W3C home > Mailing lists > Public > w3c-ietf-xmldsig@w3.org > October to December 2005

Re: Canonical XML revision

From: John Boyer <boyerj@ca.ibm.com>
Date: Mon, 5 Dec 2005 14:10:14 -0800
To: w3c-ietf-xmldsig@w3.org
Message-ID: <OF7764C627.F6A8A371-ON882570CE.0077F920-882570CE.0079CB47@ca.ibm.com>
It would probably be less of a disruption to publish an erratum for 
C14N 1.0 to say how it is supposed to operate over documents that
contain the new thing, which is xml:id.  Or, perhaps, to erraticize it to 
that the behaviors it describes for the XML namespace are only 
applicable to the attributes that were in the XML namespace at the time 
the recommendation was published.

Someone should obviously look into the effect this would have on
xml:base, but as xml:id does not yet have a history of usage, there should 

be no legacy problem with XML signatures having been created over it.

Those wishing to have systems that create signatures over XML documents
that do contain the new xml:id construct would be responsible for 
upgrading the signature systems used to sign those new documents.

Such systems will need upgrading whether or not we choose to go with
a new algorithm or to erraticize the existing one, so the only question is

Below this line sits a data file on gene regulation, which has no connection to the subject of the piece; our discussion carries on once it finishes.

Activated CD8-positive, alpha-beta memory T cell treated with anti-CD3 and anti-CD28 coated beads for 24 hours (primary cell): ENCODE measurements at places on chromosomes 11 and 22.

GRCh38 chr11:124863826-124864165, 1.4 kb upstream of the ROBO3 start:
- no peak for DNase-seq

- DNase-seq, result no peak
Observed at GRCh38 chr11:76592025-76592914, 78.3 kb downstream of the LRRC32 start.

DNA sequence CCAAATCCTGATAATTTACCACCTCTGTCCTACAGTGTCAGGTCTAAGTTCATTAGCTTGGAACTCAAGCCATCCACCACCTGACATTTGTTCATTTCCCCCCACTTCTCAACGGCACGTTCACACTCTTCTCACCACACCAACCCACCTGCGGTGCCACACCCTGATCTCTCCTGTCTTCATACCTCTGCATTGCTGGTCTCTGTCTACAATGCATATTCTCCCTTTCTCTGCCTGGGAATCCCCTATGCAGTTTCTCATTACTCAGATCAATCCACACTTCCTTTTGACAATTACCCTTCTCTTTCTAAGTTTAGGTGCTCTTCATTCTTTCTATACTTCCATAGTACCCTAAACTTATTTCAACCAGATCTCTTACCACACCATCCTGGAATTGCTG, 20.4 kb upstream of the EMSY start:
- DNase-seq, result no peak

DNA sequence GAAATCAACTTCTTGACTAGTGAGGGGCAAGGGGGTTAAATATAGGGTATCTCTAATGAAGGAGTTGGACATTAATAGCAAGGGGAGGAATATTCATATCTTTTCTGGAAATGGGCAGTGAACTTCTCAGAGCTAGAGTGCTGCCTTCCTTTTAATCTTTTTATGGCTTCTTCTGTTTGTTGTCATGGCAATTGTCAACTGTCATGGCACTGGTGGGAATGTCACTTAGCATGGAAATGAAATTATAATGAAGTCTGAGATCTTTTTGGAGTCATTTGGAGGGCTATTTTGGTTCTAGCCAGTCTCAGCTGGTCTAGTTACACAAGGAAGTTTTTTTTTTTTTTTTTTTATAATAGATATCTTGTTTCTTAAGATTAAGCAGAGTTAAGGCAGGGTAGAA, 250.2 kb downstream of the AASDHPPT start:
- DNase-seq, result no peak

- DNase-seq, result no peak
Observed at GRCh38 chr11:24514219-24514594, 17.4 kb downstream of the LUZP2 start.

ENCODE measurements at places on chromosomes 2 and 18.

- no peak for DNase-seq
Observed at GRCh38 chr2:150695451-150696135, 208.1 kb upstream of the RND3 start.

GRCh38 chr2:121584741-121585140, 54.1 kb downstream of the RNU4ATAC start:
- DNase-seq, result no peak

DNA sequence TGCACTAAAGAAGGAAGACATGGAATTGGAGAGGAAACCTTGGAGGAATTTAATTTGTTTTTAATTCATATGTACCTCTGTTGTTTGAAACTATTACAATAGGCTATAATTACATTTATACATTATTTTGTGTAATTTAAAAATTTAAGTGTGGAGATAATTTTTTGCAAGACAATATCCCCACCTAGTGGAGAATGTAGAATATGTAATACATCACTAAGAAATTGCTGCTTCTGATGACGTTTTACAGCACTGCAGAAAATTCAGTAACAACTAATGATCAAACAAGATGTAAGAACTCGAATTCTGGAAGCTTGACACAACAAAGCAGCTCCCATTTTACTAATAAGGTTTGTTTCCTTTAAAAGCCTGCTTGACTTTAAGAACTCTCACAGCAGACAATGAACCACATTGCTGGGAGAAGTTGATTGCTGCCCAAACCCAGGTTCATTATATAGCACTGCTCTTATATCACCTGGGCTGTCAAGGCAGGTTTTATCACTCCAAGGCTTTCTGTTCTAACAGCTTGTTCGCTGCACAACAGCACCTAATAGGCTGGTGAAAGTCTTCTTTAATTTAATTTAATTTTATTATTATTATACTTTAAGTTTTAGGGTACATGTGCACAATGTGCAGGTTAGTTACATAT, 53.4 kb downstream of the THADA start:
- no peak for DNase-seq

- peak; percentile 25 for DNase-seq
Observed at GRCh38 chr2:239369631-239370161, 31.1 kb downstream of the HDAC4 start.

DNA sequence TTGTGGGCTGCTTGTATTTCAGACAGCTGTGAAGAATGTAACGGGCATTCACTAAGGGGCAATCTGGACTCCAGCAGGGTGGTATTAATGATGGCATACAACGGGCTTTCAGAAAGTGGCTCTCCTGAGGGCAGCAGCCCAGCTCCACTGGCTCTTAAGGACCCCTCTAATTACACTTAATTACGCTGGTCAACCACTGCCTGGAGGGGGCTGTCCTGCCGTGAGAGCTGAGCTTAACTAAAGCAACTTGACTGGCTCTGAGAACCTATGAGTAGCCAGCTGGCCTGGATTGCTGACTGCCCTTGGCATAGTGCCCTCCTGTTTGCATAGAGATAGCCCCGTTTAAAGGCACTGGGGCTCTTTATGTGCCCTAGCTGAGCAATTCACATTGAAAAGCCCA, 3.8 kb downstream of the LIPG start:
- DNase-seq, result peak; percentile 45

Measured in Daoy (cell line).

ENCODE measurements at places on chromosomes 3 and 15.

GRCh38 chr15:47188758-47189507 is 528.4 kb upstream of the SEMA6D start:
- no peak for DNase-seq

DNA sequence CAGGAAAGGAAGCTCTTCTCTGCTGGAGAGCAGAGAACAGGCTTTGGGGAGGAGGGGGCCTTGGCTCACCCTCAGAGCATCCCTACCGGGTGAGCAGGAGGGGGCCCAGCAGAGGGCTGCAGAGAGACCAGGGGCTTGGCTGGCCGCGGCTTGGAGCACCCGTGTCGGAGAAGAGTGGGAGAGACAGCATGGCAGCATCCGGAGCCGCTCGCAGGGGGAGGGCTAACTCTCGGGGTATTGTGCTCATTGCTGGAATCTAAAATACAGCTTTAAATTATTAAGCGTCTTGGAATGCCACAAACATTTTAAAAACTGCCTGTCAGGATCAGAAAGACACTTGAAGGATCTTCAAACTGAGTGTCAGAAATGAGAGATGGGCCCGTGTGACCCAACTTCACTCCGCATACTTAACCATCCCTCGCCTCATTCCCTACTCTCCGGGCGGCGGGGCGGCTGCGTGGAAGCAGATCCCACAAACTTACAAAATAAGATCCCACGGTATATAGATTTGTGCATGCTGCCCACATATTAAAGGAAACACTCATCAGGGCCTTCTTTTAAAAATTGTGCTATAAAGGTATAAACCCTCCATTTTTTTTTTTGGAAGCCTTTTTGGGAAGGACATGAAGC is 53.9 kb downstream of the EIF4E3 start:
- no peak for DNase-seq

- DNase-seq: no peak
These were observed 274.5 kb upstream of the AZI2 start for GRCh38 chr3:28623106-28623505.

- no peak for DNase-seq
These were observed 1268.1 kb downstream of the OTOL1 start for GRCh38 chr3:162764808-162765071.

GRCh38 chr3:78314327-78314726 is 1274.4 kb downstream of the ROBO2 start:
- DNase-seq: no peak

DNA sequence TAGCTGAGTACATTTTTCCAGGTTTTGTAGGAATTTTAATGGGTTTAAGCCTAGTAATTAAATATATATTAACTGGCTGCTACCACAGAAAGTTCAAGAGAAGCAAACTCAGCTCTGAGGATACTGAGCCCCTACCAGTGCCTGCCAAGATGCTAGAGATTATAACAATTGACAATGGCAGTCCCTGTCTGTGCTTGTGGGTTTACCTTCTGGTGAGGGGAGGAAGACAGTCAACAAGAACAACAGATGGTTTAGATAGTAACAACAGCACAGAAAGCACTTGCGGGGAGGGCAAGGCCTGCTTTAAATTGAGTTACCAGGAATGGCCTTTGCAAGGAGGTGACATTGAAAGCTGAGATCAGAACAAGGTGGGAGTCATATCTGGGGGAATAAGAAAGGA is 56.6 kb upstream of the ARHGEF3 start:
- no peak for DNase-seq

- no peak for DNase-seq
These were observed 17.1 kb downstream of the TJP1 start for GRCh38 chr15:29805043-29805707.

how much effort will it be?

The biggest problem arises in the Reference processing model.
Transitions between nodesets and octet streams are performed using
C14N 1.0, so fixing C14N 1.0 means that such transitions are expected to
respect xml:id. 

Going with a new algorithm identifier means that the new documents 
would have to explicitly call out use of the new algorithm for the 
canonicalization method and in the transforms.  Since a lot of the 
markup may be programmatically generated, this could be a larger task
to fix all of that.

Going with a new algorithm identifier also seems inconsistent with the 
decision about the meaning of namespaces.  The namespace URI does not
necessarily 'identify' a specific vocabulary, but rather a vocabulary that 
change over time.  Although I think that this completely breaks signatures 
XML (except for those vocabularies that don't adopt this policy of 
promiscuity), but I think the practical upshot of allowing promiscuous 
is that the processors of such vocabularies are expected to be updated 
over time.
C14N is a processor for XML 1.0; XML 1.0 changed without changing the 
namespace; C14N must change without changing the identifying algorithm 
Seems analogous.

John M. Boyer, Ph.D.
Senior Product Architect/Research Scientist
Workplace, Portal and Collaboration Software
IBM Victoria Software Lab
E-Mail: boyerj@ca.ibm.com  http://www.ibm.com/software/
Received on Monday, 5 December 2005 22:10:53 UTC

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